Why would anyone use Truvada

All comprehensive information on HIV-PrEP is available on our topic page.

Here we answer the most important questions:

PrEP is the abbreviation for pre-exposure prophylaxis, which translates as "prevention of possible contact with HIV". With PrEP, HIV-negative people take an HIV drug preventively to protect themselves from contracting HIV.

PrEP is sometimes confused with PEP (post-exposure prophylaxis). In PEP, you take medication shortly after you are at risk of HIV in order to prevent infection.

2. How does PrEP work?

HIV-PrEP contains two active substances that prevent HIV from multiplying in the body's cells. If the virus gets into the cells of the mucous membranes during sex, it cannot multiply there. In this way an HIV infection can be prevented and one remains HIV negative.

3. How safely does PrEP protect?

When used correctly, PrEP protects against HIV as well as condoms and protection through therapy.

In extremely rare cases, the viruses transmitted are already resistant to the PrEP drug. Then an infection can occur despite correct PrEP application. However, only a handful of such cases have become known worldwide.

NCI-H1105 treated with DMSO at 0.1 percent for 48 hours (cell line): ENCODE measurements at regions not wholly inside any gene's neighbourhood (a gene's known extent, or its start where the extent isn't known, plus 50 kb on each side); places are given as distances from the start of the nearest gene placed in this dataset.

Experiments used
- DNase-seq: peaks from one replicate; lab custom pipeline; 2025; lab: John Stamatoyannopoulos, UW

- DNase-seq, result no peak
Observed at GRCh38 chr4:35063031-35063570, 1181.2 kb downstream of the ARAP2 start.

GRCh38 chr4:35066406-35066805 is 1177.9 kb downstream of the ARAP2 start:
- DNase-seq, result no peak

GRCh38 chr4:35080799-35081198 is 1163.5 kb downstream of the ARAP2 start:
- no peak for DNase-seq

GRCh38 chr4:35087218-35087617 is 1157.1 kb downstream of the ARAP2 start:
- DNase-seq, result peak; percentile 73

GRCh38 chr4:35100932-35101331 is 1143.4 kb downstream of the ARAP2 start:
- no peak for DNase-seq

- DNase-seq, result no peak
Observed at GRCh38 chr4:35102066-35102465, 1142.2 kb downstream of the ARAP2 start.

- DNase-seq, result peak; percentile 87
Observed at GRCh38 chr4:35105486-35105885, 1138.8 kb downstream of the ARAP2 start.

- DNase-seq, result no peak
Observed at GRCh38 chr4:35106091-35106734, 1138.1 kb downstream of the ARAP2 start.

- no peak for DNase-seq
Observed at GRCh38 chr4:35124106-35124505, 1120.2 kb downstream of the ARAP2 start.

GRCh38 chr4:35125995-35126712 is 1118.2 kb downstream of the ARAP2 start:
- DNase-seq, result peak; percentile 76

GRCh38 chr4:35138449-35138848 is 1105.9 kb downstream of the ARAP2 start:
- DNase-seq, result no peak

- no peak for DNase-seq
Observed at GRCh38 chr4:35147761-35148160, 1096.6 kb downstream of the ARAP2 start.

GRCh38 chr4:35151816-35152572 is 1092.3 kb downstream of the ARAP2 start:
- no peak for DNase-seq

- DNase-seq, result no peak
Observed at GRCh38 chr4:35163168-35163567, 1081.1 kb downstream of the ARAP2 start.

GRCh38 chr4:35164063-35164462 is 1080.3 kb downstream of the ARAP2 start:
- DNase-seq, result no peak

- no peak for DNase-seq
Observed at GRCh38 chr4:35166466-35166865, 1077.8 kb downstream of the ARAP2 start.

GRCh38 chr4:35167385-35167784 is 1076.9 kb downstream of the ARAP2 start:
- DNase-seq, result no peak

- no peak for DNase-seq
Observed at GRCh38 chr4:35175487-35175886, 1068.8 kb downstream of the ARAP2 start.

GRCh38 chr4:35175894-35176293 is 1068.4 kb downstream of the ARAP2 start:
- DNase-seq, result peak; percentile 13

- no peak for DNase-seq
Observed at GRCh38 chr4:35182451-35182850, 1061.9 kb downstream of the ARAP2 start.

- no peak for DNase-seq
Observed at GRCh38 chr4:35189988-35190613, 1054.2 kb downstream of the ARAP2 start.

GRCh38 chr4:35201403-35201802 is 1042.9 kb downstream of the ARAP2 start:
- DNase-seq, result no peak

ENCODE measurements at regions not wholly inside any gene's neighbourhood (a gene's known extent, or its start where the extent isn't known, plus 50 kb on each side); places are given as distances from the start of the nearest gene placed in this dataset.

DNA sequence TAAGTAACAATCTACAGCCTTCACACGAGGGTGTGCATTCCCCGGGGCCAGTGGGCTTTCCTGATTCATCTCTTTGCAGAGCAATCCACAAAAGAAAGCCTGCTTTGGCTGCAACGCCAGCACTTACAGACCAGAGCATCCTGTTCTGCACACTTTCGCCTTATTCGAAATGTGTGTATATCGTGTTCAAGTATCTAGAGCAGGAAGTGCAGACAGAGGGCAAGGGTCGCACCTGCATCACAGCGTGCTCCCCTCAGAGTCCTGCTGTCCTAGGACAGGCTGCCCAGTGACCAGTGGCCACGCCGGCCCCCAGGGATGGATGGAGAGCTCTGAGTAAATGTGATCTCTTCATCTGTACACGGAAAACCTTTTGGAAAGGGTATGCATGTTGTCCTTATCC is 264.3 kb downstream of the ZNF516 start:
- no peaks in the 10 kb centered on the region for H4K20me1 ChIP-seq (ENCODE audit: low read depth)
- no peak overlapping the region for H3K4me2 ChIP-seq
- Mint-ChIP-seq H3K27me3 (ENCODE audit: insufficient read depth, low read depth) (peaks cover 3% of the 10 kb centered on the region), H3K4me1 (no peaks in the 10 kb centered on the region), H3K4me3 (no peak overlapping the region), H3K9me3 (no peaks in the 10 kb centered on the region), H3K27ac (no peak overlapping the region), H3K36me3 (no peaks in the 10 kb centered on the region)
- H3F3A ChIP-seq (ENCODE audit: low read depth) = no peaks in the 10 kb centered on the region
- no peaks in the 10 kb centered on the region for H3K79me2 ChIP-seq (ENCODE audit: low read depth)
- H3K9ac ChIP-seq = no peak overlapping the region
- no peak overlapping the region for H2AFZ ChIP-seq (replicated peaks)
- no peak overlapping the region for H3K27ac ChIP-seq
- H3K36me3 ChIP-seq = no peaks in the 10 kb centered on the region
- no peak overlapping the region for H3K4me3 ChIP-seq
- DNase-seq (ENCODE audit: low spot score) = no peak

4. How is PrEP taken?

HIV-PrEP is recommended for daily use. If only anal intercourse is practiced, event-related PrEP is also possible: Here, the drug is only taken for a few days, for example at a sex party. You start with two tablets a day or at least two hours before sex, then take one tablet a day and continue taking it for two days after the last sex. (Further information on the intake schedule)

Accompanying medical examinations and regular HIV tests are essential for both types of intake (further information).

5. Why regular HIV tests?

If PrEP is not done properly, HIV infection can result. If the infection is not found quickly, HIV can become resistant (insensitive) to the PrEP drug. It is therefore important to have an HIV test carried out immediately before the start of PrEP, four weeks after the start of PrEP and at least every three months thereafter.

6. How do I get PrEP and who pays for it?

The PrEP for protection against HIV can only be prescribed by doctors who are familiar with the treatment of HIV patients and / or with the PrEP. Information can be found here.

The costs for the medication and the necessary examinations are then covered by the statutory health insurance companies. The private health insurance companies have their own regulations. You can also get a private prescription for the PrEP tablets and then buy them yourself at the pharmacy.

The page provides an overview of the costs for different preparations and forms of delivery as well as the purchase options prep. now.

Other ways of getting Truvada or generic drugs for PrEP (e.g. abroad or on the black market) can involve risks.